John Hood's Syndicated Weekly Column
RALEIGH – North Carolina’s testing program has been a laughable fraud for years. Now, finally, parents and taxpayers may be getting a sense of just how poorly they’ve been served by North Carolina’s educational and political leaders.
The state has just released 2007-08 reading scores for grades 3-8. In past years, such releases have been accompanied by self-congratulatory press releases and crowded press conferences where state officials preened in front of the TV cameras. But this year, as far as I can tell, there have been no big press avails, no interviews, not even a simple press release.
The explanation is easily summarized with two numbers. The first is 88 percent. That’s the average number of students who scored at or above grade level in reading in 2007. The second is 57 percent. That’s the average pass rate on the 2008 reading exams.
How could reading proficiency plummet so swiftly in just one year? It couldn’t, of course. It has never been the case that 80 percent to 90 percent of North Carolina schoolchildren were good readers. In the past, the state’s tests were ridiculously easy to pass, as my JLF colleagues and I have long maintained. In some grades, the “cut score” – the minimum number of questions a student had to answer correctly to achieve grade-level proficiency – was set so low that a student had a high probability of “passing” through random chance.
The Department of Public Instruction explains that the 2007-08 passing rates are low because the reading tests, like the math tests before them, have been redesigned. Okay. But it shouldn’t have taken a decade to redo them. For years, DPI and (probably clueless) politicians cited sky-high passing rates as proof that their pet educational projects, ranging from Smart Start to teacher-pay hikes, were bearing fruit. It was always nonsensical to anyone with more than a passing familiarity with the data. Now, perhaps, the nonsense will become more broadly recognized.
It would be one thing if the reading-test fiasco had been an isolated incident. But it wasn’t. DPI has a history of misrepresenting the performance of North Carolina’s public schools, using testing instruments and statistics that no reasonable person at the department could have believed to be valid and informative. For example, the state grossly overestimated its graduation rate in reports to the federal government, using a definition that wasn’t just problematic but inescapably dishonest.
We’ll have a new governor by January. The most important education reform he or she could implement is to establish public confidence in the state’s testing program. Every other policy debate in education – teacher compensation, funding inequities, busing, parental choice, curriculum reform, etc. – depends on a foundation of useful data about student outcomes. Otherwise, it’s all speculation, impossible to be subjected to verification with trustworthy empirical data. Here are the steps the next governor must take:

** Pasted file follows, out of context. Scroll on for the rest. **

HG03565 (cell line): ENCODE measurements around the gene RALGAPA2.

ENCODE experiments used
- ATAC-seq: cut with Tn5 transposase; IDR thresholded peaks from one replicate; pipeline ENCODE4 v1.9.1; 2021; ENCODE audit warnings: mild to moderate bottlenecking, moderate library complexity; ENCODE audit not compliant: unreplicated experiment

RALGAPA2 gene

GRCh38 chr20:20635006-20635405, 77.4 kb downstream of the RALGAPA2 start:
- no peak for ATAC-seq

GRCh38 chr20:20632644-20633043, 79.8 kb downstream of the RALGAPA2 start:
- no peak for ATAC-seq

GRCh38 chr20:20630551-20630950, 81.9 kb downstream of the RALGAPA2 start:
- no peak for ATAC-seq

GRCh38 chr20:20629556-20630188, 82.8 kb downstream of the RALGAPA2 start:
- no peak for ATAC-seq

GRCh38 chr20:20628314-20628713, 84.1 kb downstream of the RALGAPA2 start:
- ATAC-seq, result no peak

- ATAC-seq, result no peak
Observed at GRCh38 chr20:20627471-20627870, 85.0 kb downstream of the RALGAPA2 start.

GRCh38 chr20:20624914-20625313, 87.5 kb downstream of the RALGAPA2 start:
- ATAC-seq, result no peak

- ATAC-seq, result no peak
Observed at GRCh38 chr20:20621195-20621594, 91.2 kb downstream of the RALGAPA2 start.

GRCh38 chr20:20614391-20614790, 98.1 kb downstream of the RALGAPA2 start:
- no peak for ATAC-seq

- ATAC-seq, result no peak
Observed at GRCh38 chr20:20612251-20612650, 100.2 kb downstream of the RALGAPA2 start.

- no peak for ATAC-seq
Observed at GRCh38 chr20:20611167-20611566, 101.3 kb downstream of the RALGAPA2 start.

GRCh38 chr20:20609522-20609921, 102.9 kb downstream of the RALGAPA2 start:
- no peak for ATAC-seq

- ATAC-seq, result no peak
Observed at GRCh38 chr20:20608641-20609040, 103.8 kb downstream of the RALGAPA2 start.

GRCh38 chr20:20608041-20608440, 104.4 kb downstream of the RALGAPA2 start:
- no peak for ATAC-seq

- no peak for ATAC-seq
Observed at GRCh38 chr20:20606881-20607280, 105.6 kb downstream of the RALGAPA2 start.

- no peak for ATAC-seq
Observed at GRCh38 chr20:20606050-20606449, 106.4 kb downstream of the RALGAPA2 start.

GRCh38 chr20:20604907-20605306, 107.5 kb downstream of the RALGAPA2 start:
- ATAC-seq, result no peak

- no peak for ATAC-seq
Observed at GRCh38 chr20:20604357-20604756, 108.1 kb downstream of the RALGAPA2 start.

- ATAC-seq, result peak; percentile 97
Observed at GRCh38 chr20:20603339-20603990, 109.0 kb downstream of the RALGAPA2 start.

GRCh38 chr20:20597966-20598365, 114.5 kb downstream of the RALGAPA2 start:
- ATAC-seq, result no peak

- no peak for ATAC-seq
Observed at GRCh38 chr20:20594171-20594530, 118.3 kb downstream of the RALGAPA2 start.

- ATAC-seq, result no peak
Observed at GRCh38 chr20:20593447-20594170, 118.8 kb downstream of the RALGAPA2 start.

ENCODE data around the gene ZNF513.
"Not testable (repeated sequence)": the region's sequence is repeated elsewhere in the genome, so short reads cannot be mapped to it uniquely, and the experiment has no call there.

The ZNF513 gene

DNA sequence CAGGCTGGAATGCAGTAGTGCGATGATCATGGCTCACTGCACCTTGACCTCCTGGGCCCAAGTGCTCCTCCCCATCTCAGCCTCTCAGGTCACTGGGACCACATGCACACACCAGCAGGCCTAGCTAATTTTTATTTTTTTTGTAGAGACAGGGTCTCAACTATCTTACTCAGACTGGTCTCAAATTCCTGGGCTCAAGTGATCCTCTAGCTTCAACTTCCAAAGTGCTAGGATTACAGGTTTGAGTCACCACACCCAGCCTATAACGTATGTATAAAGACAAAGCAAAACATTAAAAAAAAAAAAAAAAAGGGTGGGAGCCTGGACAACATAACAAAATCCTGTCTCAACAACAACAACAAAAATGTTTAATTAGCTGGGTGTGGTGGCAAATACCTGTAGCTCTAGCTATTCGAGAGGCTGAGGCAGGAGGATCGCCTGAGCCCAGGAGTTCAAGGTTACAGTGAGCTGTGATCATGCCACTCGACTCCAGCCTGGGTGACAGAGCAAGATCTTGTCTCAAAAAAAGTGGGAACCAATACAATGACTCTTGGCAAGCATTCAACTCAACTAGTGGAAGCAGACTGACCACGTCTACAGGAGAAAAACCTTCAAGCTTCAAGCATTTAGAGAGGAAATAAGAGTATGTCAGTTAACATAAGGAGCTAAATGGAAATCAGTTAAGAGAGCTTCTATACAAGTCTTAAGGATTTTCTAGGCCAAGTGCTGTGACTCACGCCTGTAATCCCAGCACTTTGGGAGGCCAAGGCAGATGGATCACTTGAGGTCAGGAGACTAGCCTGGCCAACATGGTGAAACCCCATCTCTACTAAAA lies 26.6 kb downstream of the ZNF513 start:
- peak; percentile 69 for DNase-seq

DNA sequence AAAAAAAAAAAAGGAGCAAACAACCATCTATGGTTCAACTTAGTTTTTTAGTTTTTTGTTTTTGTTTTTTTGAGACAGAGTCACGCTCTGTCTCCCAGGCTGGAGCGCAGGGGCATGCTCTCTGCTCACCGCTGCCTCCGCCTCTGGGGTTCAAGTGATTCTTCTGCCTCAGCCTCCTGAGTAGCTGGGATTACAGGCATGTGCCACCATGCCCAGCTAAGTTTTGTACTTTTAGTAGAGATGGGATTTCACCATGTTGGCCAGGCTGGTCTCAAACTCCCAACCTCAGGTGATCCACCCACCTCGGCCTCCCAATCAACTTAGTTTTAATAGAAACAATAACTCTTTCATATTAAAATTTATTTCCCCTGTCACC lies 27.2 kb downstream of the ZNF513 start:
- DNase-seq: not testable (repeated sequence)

• Undertake a thorough housecleaning at DPI. Pat McCrory (or Mike Munger) would probably find this idea a lot easier to swallow than Beverly Perdue would, but if she wins it is still clearly in her interest to follow through. The current senior personnel have done more than enough to thoroughly destroy their credibility. It can’t be regained. Also, don’t be fooled into thinking that the elected state superintendent has a real say in this. The true head of DPI is the deputy superintendent, appointed by the governor. I’m not calling for patronage appointments, far from it. I mean fire the authors of the past decade of educational malpractice and statistical garbage, and hire competent replacements.
• Give up on the notion that state government can design and implement its own testing program. The argument for a North Carolina-only approach, that it allows the tests to fit North Carolina’s curriculum, was always questionable (why should the state’s public schools have an idiosyncratic curriculum to begin with?) and is now massively outweighed by considerations of validity, cost, and comparability. North Carolina should purchase off-the-shelf tests from independent national companies.
• Guarantee transparency. Educators, policy analysts, reporters, and parents should be able to examine prior tests and have access to cut scores and other information. Too much trouble? Too bad. When you mislead the public for a decade, the public has good reason to be skeptical.
Here’s the kicker. Given what we now know about the structural flaws and perverse incentives imbedded in North Carolina’s testing program, it is highly likely that the 57 percent pass rate reported for 2008 is still too high. Certainly, the federal definition of educational proficiency is far stricter, such that only a third or so of North Carolina students qualify.
If you’re not furious, you’re not paying attention.
Hood is president of the John Locke Foundation and publisher of CarolinaJournal.com.